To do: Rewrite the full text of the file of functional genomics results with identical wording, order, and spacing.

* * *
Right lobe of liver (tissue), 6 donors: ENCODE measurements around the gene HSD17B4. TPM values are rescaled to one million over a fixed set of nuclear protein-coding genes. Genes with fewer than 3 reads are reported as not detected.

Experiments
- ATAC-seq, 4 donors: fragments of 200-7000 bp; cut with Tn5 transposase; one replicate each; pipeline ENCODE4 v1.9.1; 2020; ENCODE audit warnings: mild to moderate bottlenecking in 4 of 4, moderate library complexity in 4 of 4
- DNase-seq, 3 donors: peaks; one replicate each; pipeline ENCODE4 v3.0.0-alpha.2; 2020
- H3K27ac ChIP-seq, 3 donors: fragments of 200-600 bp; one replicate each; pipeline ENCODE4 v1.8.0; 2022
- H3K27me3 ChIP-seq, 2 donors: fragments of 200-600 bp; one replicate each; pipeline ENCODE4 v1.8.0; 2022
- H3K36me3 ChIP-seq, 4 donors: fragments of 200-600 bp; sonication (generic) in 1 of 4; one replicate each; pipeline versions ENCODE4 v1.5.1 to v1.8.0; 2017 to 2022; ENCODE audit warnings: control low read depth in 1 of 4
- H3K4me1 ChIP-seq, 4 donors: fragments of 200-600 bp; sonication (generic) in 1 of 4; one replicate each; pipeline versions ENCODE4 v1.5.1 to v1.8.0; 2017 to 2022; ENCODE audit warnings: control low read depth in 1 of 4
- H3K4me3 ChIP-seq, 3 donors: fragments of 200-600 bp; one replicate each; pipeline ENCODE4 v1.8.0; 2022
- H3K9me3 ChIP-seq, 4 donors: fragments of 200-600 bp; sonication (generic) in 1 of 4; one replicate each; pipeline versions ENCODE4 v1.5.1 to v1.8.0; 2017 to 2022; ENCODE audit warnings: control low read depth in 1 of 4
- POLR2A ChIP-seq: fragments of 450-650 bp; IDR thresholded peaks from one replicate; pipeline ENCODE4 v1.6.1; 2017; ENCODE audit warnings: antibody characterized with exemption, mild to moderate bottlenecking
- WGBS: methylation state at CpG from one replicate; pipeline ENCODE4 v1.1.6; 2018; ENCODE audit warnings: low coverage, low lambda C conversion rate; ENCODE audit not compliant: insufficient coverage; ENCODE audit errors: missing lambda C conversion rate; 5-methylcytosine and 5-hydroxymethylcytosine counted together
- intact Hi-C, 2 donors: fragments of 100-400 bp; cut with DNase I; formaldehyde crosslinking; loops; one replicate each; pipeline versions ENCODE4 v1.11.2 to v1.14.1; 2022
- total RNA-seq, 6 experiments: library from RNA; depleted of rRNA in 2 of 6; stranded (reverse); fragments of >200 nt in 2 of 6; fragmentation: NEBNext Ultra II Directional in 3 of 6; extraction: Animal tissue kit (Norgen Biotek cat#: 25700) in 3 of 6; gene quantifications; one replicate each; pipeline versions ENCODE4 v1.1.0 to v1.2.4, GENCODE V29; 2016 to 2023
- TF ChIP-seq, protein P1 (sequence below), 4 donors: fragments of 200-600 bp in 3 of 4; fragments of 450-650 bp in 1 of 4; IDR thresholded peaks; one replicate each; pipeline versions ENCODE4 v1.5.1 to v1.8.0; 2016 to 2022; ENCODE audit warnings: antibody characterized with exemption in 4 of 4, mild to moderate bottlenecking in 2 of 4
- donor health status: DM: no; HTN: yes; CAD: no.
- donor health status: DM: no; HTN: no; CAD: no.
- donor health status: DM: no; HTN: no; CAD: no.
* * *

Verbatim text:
Right lobe of liver (tissue), 6 donors: ENCODE measurements around the gene HSD17B4. TPM values are rescaled to one million over a fixed set of nuclear protein-coding genes. Genes with fewer than 3 reads are reported as not detected.

Experiments
- ATAC-seq, 4 donors: fragments of 200-7000 bp; cut with Tn5 transposase; one replicate each; pipeline ENCODE4 v1.9.1; 2020; ENCODE audit warnings: mild to moderate bottlenecking in 4 of 4, moderate library complexity in 4 of 4
- DNase-seq, 3 donors: peaks; one replicate each; pipeline ENCODE4 v3.0.0-alpha.2; 2020
- H3K27ac ChIP-seq, 3 donors: fragments of 200-600 bp; one replicate each; pipeline ENCODE4 v1.8.0; 2022
- H3K27me3 ChIP-seq, 2 donors: fragments of 200-600 bp; one replicate each; pipeline ENCODE4 v1.8.0; 2022
- H3K36me3 ChIP-seq, 4 donors: fragments of 200-600 bp; sonication (generic) in 1 of 4; one replicate each; pipeline versions ENCODE4 v1.5.1 to v1.8.0; 2017 to 2022; ENCODE audit warnings: control low read depth in 1 of 4
- H3K4me1 ChIP-seq, 4 donors: fragments of 200-600 bp; sonication (generic) in 1 of 4; one replicate each; pipeline versions ENCODE4 v1.5.1 to v1.8.0; 2017 to 2022; ENCODE audit warnings: control low read depth in 1 of 4
- H3K4me3 ChIP-seq, 3 donors: fragments of 200-600 bp; one replicate each; pipeline ENCODE4 v1.8.0; 2022
- H3K9me3 ChIP-seq, 4 donors: fragments of 200-600 bp; sonication (generic) in 1 of 4; one replicate each; pipeline versions ENCODE4 v1.5.1 to v1.8.0; 2017 to 2022; ENCODE audit warnings: control low read depth in 1 of 4
- POLR2A ChIP-seq: fragments of 450-650 bp; IDR thresholded peaks from one replicate; pipeline ENCODE4 v1.6.1; 2017; ENCODE audit warnings: antibody characterized with exemption, mild to moderate bottlenecking
- WGBS: methylation state at CpG from one replicate; pipeline ENCODE4 v1.1.6; 2018; ENCODE audit warnings: low coverage, low lambda C conversion rate; ENCODE audit not compliant: insufficient coverage; ENCODE audit errors: missing lambda C conversion rate; 5-methylcytosine and 5-hydroxymethylcytosine counted together
- intact Hi-C, 2 donors: fragments of 100-400 bp; cut with DNase I; formaldehyde crosslinking; loops; one replicate each; pipeline versions ENCODE4 v1.11.2 to v1.14.1; 2022
- total RNA-seq, 6 experiments: library from RNA; depleted of rRNA in 2 of 6; stranded (reverse); fragments of >200 nt in 2 of 6; fragmentation: NEBNext Ultra II Directional in 3 of 6; extraction: Animal tissue kit (Norgen Biotek cat#: 25700) in 3 of 6; gene quantifications; one replicate each; pipeline versions ENCODE4 v1.1.0 to v1.2.4, GENCODE V29; 2016 to 2023
- TF ChIP-seq, protein P1 (sequence below), 4 donors: fragments of 200-600 bp in 3 of 4; fragments of 450-650 bp in 1 of 4; IDR thresholded peaks; one replicate each; pipeline versions ENCODE4 v1.5.1 to v1.8.0; 2016 to 2022; ENCODE audit warnings: antibody characterized with exemption in 4 of 4, mild to moderate bottlenecking in 2 of 4
- donor health status: DM: no; HTN: yes; CAD: no.
- donor health status: DM: no; HTN: no; CAD: no.
- donor health status: DM: no; HTN: no; CAD: no.